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Clement Lichfield (Abbot of Evesham) - All Saints - Evesham, Worcestershire
Posted by: Groundspeak Premium Member SMacB
N 52° 05.498 W 001° 56.817
30U E 572143 N 5771752
Quick Description: Stained glass window in All Saints' church, Evesham, with the coat of arms of Clement Lichfield, one of the last abbots of Evesham.
Location: West Midlands, United Kingdom
Date Posted: 11/25/2018 1:28:15 AM
Waymark Code: WMZKKN
Published By: Groundspeak Regular Member Dorcadion Team
Views: 0

Long Description:
A stained glass window in All Saints' church, Evesham, with the coat of arms of Clement Lichfield, one of the last abbots of Evesham.

"Elected 28 December 1514. Monk of Evesham. Previously Prior of Evesham. Signed the Round Robin with six bishops and twenty one other abbots telling the Pope that Henry VIII’s divorce from Catherine of Aragon had to be granted. Resigned on or before 17 March 1538 [Old Style]. Died 9 October 1546 and buried in his chantry chapel in All Saints’ Church."

SOURCE - (visit link)

"1513 -

Clement Lichfield (as Prior) builds the St Clement chantry off the south aisle of All Saints, Evesham; having earlier built the western porch of the church (1503-9) with its unusual two facing doors.

1514 -

Clement Lichfield becomes Abbot of Evesham.

c.1520 -

Abbot Clement Lichfield builds the south chantry of St. Lawrence’s Church.

1524 -

John Molder bequeaths 40s. to “a newe Towre for their bells, 40s.”

1529 -

William Roff of Evesham bequeaths 3s. 4d. “to the building of the new Tower.”


Thomas Crompe of Bretforton bequeaths 6s. 8d. “to the buyldyng of the new towre at Evesham.”

c.1531 -

Construction of the Bell Tower.

1532 -

Agnes Joyse of Hampton bequeaths 4d. “unto the new Tower ffor one eele to be ringyng ffor my soll” [to the new Tower for one peal to be rung for my soul]. Thomas Joyse of Hampton gives 6s. 8d. “To the new towre to be rong ffor.”

1539 -

Dissolution of Evesham Abbey. The monks were singing the Magnificat when the King’s men entered the abbey church and stopped the service. The monks were stopped at the verse ‘Deposuit potentes’ [He has put down the mighty]; which suggests a pointed humour by the King’s men. Over the following years the abbey church is totally dismantled. Intriguingly, the newly-built bell tower survives. Perhaps spared because the town had subscribed to its construction; perhaps because markets ran easier with its bells tolling the time, perhaps a gift to the town from the new owner to enlist local support.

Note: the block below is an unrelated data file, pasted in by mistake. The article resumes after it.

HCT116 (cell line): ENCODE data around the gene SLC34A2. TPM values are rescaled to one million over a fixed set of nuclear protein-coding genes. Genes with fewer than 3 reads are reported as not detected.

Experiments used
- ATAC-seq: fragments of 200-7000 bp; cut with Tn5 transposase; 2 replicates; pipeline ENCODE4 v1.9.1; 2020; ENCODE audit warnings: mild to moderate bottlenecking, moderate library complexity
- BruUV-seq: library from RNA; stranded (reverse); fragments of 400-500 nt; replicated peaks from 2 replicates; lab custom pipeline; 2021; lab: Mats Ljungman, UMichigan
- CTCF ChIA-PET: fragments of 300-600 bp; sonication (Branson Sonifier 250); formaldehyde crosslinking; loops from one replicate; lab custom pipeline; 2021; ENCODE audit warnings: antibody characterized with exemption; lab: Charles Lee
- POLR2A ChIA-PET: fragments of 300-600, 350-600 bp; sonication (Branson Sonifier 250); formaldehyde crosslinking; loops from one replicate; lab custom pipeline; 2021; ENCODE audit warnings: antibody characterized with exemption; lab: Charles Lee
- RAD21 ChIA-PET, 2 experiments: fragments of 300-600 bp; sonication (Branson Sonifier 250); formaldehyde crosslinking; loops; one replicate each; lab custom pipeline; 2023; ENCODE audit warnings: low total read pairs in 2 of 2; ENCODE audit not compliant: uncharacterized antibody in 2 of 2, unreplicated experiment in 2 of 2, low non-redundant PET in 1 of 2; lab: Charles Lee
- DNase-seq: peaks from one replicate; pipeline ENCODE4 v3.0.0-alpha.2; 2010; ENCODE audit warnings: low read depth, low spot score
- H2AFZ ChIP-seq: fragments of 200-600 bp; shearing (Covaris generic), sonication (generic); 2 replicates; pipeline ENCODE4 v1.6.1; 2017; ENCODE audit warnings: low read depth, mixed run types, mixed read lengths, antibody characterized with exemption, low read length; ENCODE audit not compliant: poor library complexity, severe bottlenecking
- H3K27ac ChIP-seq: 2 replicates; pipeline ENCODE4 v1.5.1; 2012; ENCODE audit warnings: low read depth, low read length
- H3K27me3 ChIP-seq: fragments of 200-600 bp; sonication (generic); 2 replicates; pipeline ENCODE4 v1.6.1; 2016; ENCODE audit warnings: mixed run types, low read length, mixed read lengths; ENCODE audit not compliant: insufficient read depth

1538-1543 -

John Leland journeys throughout England for his Itineraries. On Evesham, he says: “The towne of Eovesham is meetly large and well builded with tymbre. The market-sted is fayre and large. There be divers pray streets in the towne. The market is very celebrate.”

1546 -

Abbot Clement Lichfield dies in Offenham and is buried in All Saints, Evesham. The plaque marking his grave does not mention the abbey or his rank as abbot (he is simply called ‘priest’ [sacerdotis]). Sir Philip Hoby, possessor of the greater portion of the abbey estate and buildings, receives letters patent conveying to him practically the whole town (in exchange for £1,067 2s. 11d.). The abbey estates stay with the Hoby family until 1609. There is tension between the fledgling town authorities and the Hoby family until the incorporation of Evesham."

SOURCE - (visit link)
Bearer of Coat of Arms: Noble (aristocratic) family

Full name of the bearer: Clement Lichfield, Abbot of Evesham

Where is Coat of Arms installed (short description) ?:
In All Saints' church, Evesham

Material / Design: Glass (painted / stained)

Blazon (heraldic description):
Per chev sa chief three leopards heads or

All Saints Market Pl, Evesham WR11 4RW

Web page about the structure where is Coat of Arms installed (if exists): [Web Link]

Web page about the bearer of Coat of Arms (if exists): Not listed

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